That's because some of the people accused of making the calls have been locked up. Early last month, authorities in India raided a call center and charged 70 people with fraud. On Oct. 27, U.S. authorities announced that 56 others had been indicted; some of them in the states, along with five call centers in India.

"We are encouraged that our investigation, which resulted in the announced law enforcement action in late October, has had a significant impact on this criminal activity," inspector general's spokeswoman Karen Kraushaar told me.

At the peak of the scam, more than 30,000 calls were reported to the inspector general in a single week. That was down to about 1,000 in one recent week.

People still are being ripped off, though, and the inspector general recently learned of 40 people who lost money, Kraushaar said.

"It is extremely important that people remain vigilant and remember to hang up on callers who claim to be IRS or Treasury employees and make threatening calls demanding immediate payment," she said.

In about the past month, the Better Business Bureau's Scam Tracker website has received 91 reports of tax fraud, compared to 489 the previous month. While those figures include all types of tax scams, the vast majority are IRS scam calls.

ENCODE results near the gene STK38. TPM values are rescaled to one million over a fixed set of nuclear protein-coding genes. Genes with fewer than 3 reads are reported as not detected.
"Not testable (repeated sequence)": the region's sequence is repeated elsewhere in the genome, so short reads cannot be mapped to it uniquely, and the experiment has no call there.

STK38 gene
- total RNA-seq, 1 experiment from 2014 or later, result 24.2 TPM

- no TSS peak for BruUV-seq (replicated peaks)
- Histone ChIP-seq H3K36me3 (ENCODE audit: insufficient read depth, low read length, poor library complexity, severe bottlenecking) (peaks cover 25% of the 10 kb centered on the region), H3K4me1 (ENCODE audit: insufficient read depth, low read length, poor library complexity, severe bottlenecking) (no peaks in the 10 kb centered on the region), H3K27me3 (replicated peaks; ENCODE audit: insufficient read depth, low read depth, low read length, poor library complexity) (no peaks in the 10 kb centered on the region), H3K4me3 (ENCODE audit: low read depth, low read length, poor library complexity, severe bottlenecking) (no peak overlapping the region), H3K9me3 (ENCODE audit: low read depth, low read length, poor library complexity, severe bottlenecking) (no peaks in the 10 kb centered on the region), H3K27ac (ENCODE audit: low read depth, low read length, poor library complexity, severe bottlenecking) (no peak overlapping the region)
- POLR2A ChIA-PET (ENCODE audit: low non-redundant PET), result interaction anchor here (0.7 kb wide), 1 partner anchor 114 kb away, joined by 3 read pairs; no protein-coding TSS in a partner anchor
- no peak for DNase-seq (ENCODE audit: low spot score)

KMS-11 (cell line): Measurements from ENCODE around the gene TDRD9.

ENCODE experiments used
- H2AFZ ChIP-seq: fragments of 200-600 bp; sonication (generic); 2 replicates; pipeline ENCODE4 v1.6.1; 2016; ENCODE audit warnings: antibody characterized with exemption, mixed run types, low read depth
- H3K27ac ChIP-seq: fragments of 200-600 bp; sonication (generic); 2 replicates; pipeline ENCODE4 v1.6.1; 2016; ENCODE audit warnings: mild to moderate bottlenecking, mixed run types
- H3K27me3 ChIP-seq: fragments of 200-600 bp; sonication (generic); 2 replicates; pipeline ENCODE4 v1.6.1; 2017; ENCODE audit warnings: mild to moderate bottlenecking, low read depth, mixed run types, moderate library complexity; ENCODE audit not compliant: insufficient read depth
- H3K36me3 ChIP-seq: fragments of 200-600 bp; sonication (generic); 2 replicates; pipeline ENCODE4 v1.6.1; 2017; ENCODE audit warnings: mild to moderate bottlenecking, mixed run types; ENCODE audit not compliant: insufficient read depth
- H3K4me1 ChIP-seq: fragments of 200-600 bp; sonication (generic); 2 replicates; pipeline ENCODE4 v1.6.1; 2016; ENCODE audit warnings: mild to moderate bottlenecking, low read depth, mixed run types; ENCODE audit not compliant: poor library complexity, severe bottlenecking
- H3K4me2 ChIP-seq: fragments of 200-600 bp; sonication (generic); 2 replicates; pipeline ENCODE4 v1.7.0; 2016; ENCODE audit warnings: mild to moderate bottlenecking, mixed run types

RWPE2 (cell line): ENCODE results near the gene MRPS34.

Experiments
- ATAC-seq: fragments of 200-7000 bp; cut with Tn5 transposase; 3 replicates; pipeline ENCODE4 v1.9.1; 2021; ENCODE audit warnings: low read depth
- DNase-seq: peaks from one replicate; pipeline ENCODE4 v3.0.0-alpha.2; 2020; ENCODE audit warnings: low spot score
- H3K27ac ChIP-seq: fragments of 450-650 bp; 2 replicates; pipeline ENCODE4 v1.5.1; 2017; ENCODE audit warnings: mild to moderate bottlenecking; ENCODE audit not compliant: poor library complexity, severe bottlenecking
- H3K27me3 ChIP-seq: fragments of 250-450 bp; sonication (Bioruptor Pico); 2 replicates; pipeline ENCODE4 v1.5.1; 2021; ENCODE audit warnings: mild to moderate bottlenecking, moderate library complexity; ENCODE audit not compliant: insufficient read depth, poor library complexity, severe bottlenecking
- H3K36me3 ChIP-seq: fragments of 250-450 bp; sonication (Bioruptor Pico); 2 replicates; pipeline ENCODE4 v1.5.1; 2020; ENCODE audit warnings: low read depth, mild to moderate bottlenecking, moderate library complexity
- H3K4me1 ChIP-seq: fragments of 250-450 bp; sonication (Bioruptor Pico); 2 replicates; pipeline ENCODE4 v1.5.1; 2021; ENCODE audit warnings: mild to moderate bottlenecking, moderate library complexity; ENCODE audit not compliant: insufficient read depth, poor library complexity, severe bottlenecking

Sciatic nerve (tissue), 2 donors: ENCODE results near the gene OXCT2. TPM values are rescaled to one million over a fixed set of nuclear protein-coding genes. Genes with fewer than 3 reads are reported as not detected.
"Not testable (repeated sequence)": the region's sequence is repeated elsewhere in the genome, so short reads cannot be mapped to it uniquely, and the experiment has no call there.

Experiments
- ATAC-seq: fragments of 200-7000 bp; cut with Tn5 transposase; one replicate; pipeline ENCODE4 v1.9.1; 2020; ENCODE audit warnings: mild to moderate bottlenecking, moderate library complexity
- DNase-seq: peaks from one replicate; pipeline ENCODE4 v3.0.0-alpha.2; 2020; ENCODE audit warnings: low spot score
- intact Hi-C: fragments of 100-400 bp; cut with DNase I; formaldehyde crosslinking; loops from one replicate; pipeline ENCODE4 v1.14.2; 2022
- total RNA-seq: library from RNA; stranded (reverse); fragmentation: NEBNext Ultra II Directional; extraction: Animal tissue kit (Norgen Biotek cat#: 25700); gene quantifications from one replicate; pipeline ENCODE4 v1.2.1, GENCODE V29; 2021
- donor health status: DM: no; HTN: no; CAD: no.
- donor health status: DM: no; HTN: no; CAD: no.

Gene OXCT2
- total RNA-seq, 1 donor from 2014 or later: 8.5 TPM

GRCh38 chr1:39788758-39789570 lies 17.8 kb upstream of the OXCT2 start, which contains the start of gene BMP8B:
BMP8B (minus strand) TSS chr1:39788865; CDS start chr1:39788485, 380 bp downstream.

"We are pleased with the drop and are looking forward to the day when we aren't getting any IRS tax scams reported," said Kelsey Owen, communications and public affairs director for the Better Business Bureau office that covers eastern Pennsylvania.

There are variations of these scam calls. Sometimes the callers are men. Sometimes they are women. Some calls are live while others at least start as robocalls. Callers often instruct victims not to tell anyone about what's going on and to remain on their cellphone while they are buying the prepaid cards to pay their supposed debt. The callers try to sound official, sometimes offering badge numbers and case numbers. But their foreign accents often give them away.